BBC Homepage World Service Education
BBC Homepagelow graphics version | feedback | help
BBC News Online
 You are in: World: Europe
Front Page 
Middle East 
South Asia 
From Our Own Correspondent 
Letter From America 
UK Politics 
Talking Point 
In Depth 

The BBC's James Rodgers:
"The men here are chained to their beds 24 hours a day."
 real 28k

Wednesday, 5 July, 2000, 10:42 GMT 11:42 UK
HIV soars in Russian city
Tough love: Drug addicts in a cramped Yekaterinburg rehabilitation centre
Drug addicts in a cramped Yekaterinburg rehabilitation centre
The BBC's James Rodgers travels to Yekaterinburg ahead of next week's International Aids Conference in Durban to examine the increasing number of HIV cases there.

Yekaterinburg is a city with a special place in Russian history. It is the place where the last Tsar of Russia, Nikolai II, and his family were shot by Bolshevik revolutionaries.

It is also the home town of the first post-communist Russian president, Boris Yeltsin.

However, it is becoming known as one of the areas of Russia where HIV is threatening to reach epidemic proportions.

If you walk around the streets of certain areas of the city in the evening, it is not hard to see why.

Sex and drugs trade boom

At intervals along the length of Shchorse Street, prostitutes wait for clients.

A heroin addict stumbling around the  city centre
A heroin addict stumbling around the city centre
There are more than 5000 registered heroin addicts in the city, which has a population of about 1.5 million.

Medical officials and voluntary workers accept that this is probably a fraction of the real number.

Now we have to take decisive, adequate, measures to stop the increase.

Victor Chirkov, Chief Health Officer
The same goes for the HIV infection figures which now officially stand at 354.

What is clear, as the city's Chief Health Officer Victor Chirkov points out, is that registered cases are increasing at the rate of 42% a month.

"We are at the beginning of an epidemic," says Mr Chirkov.

"And now we have to take decisive, adequate, measures to stop the increase. Even if we can't stop the increase, then we must at least significantly reduce it to keep as many people as possible healthy."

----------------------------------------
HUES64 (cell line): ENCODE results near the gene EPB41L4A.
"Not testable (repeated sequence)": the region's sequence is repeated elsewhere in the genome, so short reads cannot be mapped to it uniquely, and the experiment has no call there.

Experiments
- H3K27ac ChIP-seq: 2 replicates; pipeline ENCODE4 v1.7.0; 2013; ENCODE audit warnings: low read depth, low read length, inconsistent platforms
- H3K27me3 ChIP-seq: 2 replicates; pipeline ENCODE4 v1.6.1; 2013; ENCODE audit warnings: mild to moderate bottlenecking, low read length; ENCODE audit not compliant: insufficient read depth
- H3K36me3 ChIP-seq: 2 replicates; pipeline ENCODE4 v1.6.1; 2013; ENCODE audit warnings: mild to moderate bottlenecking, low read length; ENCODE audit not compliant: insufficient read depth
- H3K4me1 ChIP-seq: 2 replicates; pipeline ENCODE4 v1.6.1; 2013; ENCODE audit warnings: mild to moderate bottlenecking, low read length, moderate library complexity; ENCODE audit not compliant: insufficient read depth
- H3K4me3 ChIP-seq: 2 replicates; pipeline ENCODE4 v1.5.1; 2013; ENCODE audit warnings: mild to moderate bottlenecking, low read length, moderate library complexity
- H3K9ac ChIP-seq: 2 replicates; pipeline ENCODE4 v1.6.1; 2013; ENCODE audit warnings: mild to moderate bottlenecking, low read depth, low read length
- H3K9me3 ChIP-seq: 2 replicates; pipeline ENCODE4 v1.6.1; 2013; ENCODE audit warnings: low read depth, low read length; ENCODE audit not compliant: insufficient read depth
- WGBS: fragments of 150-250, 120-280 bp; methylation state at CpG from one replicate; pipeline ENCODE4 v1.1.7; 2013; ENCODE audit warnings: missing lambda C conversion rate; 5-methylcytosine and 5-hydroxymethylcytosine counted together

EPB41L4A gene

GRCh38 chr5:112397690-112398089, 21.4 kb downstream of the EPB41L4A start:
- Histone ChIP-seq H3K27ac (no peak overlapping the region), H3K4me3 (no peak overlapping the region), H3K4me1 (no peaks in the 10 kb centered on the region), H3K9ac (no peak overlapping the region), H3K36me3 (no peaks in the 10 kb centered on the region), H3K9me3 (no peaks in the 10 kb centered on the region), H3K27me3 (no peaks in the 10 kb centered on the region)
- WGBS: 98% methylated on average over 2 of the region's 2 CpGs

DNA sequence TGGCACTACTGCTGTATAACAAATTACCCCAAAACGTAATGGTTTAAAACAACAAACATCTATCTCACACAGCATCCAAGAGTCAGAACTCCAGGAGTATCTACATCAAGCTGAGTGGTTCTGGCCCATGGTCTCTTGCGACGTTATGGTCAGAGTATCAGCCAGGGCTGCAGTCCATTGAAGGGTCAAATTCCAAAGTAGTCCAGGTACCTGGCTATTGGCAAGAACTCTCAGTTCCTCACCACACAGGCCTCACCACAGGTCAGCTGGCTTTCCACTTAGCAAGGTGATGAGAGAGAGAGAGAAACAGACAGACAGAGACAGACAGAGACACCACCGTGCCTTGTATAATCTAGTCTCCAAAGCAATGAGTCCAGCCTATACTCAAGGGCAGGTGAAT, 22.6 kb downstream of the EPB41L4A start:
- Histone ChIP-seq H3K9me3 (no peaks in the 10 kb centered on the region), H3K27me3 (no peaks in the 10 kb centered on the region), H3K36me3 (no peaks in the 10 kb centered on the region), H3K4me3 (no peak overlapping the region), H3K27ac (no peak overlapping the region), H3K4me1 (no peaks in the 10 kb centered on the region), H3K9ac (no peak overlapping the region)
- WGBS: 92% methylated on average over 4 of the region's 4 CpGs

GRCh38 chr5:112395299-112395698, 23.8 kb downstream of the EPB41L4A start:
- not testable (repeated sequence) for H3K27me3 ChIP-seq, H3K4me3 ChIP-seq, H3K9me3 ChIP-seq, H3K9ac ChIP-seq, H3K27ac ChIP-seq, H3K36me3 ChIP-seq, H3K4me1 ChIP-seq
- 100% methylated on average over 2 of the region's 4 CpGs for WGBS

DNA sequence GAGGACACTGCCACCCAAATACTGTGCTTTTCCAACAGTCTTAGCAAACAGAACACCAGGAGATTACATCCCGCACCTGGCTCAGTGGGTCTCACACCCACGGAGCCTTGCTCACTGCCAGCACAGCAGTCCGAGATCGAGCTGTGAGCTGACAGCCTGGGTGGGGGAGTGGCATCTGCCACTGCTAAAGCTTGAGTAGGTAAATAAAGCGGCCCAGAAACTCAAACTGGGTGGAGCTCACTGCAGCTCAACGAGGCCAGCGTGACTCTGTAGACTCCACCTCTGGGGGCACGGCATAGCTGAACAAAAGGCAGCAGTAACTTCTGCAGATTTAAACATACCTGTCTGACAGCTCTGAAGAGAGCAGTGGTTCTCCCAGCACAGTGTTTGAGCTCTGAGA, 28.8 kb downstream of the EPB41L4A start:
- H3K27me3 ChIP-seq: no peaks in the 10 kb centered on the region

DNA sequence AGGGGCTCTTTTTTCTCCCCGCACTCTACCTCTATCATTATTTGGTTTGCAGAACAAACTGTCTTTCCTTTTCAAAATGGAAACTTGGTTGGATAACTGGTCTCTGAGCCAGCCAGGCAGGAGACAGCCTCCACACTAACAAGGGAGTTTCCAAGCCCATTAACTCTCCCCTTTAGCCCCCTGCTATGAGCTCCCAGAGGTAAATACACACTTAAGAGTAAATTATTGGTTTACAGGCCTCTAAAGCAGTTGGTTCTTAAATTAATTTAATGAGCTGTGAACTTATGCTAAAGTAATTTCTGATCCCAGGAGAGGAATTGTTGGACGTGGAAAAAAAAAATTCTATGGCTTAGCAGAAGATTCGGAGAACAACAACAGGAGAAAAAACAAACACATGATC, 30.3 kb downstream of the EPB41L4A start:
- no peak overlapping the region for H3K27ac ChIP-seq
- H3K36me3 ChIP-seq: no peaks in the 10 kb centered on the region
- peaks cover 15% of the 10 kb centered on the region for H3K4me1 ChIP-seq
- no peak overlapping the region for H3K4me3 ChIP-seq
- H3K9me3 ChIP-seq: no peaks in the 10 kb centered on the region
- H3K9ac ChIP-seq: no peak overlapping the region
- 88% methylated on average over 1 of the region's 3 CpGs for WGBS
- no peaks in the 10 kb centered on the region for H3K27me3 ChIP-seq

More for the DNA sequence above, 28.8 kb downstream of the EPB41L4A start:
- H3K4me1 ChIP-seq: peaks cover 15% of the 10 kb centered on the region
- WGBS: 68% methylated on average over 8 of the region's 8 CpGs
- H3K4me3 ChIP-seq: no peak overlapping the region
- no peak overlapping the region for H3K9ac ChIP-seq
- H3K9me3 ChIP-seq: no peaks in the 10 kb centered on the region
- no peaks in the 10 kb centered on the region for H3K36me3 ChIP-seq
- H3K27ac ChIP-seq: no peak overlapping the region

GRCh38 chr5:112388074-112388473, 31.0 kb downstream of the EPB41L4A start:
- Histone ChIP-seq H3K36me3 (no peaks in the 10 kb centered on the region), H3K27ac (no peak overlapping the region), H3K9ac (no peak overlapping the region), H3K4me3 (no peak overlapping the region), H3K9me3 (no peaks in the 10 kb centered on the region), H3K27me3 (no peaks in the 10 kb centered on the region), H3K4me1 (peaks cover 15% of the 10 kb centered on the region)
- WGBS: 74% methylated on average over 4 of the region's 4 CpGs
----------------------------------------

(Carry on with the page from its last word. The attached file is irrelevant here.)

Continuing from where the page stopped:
Breaking the habit

Some addicts do not mind being handcuffed to their beds
Addicts agree to be chained to their beds
For one group in Yekaterinburg, called A Drug Free City, those measures include chaining addicts up until they break their habit.

In a wooden house outside the city, 20 or 30 young men are handcuffed to metal beds 24 hours a day.

They say they are glad to be there, but that they are not free to leave.

"There's no other way," says 21-year old Dmitry.

"But anyone who's used narcotics will understand."

As part of the programme run by A Drug Free City, each user is taken for an HIV test at the local Aids clinic.

Dmitry: An addict who has been positively diagnosed with HIV
Dmitry: An addict who has been positively diagnosed with HIV
The handcuffs are not removed until they are in the surgery.

For some, breaking the habit coincides with finding out that they are HIV positive.

Dmity, who is 19, has received this news.

"It's as if you don't think about getting HIV," he says.

"You don't think about anything. That's the thing. You don't worry about what's going on around you."

Changing attitudes

Slowly, the city authorities are trying to change these attitudes, or at least give people the opportunity to protect themselves.

Yekaterinburg's first needle exchange opened this year
Yekaterinburg's first needle exchange opened this year
Earlier this year, the first needle exchange opened in Yekaterinburg.

It is one of the places which Britain's Secretary of State for International Development, Clare Short, visited recently.

She was concerned about the way society viewed drug users.

"There's an old kind of punitive attitude," said Ms Short.

"There are vigilante groups who beat people up. But of course if you do that, then you don't know what people are doing, and if they're sharing needles, they're spreading the infection, which will eventually spread outside the drug-using community - you're in trouble."

Yekaterinburg, and cities like it across Russia, will have to find a way of stopping this if the spread of HIV is to be contained.

Search BBC News Online

Advanced search options
Launch console
See also:

04 Nov 99 | Aids
Aids up close
08 Jul 99 | Aids
Aids drugs factfile
15 Jun 00 | Asia-Pacific
Aids explodes on trafficking routes
03 May 00 | Europe
HIV soaring in Siberia
Links to more Europe stories are at the foot of the page.

E-mail this story to a friend

Links to more Europe stories